With 1 Day Left, Virginia Lawmakers Nearing Historic Budget Stalemate over Medicaid
With two days to go before they are supposed to leave town, House Republicans and Gov. Terry McAuliffe showed no signs Thursday of budging in their standoff over expanding Medicaid, bringing Virginia closer to a historic budget stalemate.
McAuliffe (D) continued making his case on behalf of expansion, accusing Republican opponents of ignoring those Virginians who stand to benefit the most from the program. Recounting wrenching stories from a tour of a health clinic in rural Wise County, the governor said: “Folks, this is about life and death. It is not a partisan political game.”
House Republicans countered by questioning what they described as the governor’s highly political rhetoric.
“This is nothing more than political posturing on his part,” said Del. S. Chris Jones (R-Suffolk), chairman of the House Appropriations Committee.
House leaders also voted to extend the legislative session for 30 days, setting a firm deadline to resolve the Medicaid impasse. They also want to pass the state budget before moving on to the Medicaid question. But both ideas were rejected by the Senate, where a bipartisan majority supports expanding the federal health program for the poor — and where inclusion of the proposal in the state budget is viewed as a major leverage point.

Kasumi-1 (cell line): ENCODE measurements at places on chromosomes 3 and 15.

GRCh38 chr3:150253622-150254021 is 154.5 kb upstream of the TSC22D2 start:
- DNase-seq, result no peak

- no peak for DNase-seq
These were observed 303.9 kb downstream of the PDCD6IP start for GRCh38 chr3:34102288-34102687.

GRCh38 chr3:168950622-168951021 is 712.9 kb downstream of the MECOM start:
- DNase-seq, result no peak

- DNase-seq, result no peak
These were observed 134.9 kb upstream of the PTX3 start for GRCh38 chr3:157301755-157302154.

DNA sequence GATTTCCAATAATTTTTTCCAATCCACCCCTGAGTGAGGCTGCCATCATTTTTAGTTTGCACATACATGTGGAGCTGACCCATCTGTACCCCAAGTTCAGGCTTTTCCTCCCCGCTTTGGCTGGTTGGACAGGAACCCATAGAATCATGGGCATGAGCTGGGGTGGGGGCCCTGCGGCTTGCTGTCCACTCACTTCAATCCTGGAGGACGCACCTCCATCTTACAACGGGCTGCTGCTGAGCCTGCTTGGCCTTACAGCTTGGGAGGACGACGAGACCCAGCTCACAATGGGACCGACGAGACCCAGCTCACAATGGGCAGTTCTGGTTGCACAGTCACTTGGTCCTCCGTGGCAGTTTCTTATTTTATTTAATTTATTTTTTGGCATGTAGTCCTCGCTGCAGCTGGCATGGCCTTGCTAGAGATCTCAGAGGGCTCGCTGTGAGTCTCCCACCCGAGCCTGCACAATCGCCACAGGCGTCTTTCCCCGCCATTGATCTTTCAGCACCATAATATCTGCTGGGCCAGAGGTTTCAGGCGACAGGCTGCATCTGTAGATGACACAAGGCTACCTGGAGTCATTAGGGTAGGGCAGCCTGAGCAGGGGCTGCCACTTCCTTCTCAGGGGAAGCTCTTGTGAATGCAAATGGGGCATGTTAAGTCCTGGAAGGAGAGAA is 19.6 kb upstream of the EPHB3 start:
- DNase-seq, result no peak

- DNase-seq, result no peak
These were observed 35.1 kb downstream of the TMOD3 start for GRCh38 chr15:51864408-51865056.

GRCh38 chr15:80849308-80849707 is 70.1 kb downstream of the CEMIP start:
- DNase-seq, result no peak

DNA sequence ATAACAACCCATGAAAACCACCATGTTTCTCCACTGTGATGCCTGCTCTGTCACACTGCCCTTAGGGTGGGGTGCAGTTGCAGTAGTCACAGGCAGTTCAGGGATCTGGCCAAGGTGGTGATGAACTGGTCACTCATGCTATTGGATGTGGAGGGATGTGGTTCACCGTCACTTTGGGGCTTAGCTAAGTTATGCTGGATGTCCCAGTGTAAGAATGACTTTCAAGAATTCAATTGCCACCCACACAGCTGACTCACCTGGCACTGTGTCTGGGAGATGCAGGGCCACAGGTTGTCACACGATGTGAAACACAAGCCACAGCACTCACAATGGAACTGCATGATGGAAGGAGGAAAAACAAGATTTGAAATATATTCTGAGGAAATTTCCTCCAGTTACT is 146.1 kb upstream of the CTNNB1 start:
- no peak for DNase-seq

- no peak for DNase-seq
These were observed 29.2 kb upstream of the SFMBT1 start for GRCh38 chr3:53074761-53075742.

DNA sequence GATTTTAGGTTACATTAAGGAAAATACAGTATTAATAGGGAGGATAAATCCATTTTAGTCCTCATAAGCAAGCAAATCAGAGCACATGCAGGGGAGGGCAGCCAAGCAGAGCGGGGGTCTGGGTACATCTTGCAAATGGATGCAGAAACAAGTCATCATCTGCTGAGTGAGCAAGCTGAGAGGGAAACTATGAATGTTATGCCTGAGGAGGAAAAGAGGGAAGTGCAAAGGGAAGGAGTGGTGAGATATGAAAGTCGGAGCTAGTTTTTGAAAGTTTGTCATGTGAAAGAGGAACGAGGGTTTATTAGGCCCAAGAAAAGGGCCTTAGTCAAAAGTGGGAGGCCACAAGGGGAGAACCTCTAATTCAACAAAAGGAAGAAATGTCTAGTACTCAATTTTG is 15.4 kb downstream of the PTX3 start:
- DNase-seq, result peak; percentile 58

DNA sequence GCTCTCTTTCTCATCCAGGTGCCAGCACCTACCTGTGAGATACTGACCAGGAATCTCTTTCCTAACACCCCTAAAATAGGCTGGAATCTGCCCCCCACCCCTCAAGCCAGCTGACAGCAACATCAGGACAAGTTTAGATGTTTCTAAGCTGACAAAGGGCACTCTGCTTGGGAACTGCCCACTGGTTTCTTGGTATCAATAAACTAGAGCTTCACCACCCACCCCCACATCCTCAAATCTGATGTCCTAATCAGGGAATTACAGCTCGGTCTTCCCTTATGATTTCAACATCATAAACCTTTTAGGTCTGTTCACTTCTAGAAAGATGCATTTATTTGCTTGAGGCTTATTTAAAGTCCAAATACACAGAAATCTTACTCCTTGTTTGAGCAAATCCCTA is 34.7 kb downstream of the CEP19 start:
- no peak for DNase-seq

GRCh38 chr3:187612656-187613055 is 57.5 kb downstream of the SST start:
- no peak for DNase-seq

It remains unclear who will blink first and what a final agreement might look like — and whether McAuliffe and lawmakers will pass a budget in time to avoid a shutdown of government services. Although the General Assembly has until the eve of July 1 to avert a shutdown, a major delay in negotiations could gum up local governments and school districts that depend on an early glimpse of the details to plan their spending for the coming year.
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